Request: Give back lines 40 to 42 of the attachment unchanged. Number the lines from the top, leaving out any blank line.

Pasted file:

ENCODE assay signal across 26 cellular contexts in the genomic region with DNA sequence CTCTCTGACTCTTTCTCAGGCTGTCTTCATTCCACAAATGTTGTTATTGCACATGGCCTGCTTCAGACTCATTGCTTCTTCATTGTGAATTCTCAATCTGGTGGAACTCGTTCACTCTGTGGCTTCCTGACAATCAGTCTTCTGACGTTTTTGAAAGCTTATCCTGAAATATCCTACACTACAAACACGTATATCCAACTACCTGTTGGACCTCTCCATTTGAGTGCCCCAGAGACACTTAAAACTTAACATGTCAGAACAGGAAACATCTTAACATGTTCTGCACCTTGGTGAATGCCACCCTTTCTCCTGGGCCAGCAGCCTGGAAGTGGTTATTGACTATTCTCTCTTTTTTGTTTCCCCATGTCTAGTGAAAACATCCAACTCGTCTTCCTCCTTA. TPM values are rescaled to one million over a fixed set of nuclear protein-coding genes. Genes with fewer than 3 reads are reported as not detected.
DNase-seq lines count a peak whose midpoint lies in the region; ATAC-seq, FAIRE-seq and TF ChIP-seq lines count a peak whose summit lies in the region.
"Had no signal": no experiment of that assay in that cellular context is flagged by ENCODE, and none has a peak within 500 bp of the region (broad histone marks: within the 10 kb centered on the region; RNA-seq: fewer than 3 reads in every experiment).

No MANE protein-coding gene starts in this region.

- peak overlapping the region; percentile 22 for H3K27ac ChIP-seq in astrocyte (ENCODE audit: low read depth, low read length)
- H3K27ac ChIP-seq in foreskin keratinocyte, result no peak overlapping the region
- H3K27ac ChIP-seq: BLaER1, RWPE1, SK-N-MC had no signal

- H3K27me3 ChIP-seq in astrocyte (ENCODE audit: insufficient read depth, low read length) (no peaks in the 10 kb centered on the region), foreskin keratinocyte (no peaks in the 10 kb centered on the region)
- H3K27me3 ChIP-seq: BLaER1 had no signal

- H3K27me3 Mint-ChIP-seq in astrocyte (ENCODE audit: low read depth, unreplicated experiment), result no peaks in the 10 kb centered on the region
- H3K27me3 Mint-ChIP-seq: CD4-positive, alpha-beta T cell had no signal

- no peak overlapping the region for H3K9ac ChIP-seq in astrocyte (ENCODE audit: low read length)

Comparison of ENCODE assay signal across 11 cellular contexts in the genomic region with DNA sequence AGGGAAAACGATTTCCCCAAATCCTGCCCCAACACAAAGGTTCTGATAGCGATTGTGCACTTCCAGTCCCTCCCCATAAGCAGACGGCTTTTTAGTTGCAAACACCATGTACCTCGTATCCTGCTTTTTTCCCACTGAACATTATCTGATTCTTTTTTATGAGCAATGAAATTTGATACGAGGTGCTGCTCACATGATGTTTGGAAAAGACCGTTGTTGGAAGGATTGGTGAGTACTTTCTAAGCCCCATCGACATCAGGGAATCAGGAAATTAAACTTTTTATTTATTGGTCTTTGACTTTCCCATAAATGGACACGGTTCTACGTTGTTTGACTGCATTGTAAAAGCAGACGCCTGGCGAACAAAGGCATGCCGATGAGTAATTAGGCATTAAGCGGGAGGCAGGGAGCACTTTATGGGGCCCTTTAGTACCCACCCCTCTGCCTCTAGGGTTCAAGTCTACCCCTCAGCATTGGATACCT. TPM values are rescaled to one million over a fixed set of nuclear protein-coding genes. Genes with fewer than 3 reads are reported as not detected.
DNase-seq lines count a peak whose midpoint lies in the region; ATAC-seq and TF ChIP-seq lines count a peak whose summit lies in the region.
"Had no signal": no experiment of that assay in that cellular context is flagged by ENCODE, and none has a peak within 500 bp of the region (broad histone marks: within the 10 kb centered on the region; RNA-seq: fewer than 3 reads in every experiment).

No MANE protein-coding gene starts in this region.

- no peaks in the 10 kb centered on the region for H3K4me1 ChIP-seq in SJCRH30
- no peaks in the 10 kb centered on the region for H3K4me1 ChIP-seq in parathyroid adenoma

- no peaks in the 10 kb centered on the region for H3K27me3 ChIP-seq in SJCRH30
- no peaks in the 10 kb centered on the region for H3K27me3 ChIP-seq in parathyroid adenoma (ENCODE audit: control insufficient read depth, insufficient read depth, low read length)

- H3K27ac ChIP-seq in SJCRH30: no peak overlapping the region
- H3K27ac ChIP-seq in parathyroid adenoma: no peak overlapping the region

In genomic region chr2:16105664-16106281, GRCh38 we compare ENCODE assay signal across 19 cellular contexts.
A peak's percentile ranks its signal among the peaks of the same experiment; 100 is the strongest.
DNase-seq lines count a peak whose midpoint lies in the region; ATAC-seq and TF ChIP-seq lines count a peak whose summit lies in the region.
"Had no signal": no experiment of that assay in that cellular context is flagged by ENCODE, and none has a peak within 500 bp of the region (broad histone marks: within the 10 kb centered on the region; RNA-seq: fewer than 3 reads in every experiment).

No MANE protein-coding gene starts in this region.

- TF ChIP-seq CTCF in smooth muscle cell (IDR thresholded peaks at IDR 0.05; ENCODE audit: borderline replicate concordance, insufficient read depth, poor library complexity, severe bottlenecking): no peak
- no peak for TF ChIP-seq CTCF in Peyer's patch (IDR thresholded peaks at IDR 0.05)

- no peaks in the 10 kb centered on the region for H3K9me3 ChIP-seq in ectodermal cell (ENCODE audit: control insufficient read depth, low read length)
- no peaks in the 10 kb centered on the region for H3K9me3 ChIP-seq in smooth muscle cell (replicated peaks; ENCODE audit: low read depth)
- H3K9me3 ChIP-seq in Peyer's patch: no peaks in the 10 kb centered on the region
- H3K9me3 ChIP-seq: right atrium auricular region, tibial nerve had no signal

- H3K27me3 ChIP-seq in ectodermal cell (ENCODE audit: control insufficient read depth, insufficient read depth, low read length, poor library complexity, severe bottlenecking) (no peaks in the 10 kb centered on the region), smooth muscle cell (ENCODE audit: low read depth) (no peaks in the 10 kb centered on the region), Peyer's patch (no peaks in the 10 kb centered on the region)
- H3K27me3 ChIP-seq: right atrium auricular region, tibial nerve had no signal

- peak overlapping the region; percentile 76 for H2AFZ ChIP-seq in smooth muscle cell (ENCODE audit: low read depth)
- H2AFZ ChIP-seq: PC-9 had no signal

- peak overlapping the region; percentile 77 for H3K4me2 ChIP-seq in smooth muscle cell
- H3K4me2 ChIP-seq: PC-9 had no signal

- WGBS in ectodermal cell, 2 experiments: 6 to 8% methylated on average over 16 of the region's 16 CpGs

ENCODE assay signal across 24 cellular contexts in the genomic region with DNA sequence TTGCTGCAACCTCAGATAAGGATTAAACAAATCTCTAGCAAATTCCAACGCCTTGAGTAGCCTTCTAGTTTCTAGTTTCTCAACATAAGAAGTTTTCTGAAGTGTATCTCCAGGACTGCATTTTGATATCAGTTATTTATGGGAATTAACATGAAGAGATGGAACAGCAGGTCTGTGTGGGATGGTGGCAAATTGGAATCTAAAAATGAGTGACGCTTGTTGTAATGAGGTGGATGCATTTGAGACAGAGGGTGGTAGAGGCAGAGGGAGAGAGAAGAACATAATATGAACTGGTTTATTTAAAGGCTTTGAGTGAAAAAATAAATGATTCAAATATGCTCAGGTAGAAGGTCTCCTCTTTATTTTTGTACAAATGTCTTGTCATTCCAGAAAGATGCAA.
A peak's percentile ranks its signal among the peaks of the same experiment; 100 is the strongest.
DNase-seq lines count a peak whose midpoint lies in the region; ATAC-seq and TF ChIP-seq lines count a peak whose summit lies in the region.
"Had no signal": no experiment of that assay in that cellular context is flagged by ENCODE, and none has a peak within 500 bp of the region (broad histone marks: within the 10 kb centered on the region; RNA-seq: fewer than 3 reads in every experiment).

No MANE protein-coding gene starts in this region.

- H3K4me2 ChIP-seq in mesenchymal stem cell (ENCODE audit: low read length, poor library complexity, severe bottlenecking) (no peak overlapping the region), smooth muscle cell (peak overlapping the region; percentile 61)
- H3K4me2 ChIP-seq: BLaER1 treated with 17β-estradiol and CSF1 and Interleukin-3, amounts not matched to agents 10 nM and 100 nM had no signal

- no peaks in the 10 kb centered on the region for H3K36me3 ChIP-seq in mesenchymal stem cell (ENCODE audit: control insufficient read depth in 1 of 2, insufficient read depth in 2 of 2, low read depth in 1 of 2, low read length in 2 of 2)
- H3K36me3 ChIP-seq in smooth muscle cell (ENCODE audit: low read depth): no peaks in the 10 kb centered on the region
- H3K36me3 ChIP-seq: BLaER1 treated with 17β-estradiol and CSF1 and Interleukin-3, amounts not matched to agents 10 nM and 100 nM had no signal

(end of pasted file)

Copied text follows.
- WGBS in ectodermal cell, 2 experiments: 6 to 8% methylated on average over 16 of the region's 16 CpGs

ENCODE assay signal across 24 cellular contexts in the genomic region with DNA sequence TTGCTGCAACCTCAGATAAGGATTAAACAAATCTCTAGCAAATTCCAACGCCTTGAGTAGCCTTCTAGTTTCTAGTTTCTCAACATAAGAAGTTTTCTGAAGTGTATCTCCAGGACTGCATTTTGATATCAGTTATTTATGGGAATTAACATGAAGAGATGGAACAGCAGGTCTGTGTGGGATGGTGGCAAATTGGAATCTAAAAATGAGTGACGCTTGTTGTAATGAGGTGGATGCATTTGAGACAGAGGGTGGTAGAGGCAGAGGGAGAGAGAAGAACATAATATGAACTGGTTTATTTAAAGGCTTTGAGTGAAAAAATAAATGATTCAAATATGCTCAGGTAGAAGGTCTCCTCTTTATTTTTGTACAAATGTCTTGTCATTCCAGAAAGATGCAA.
A peak's percentile ranks its signal among the peaks of the same experiment; 100 is the strongest.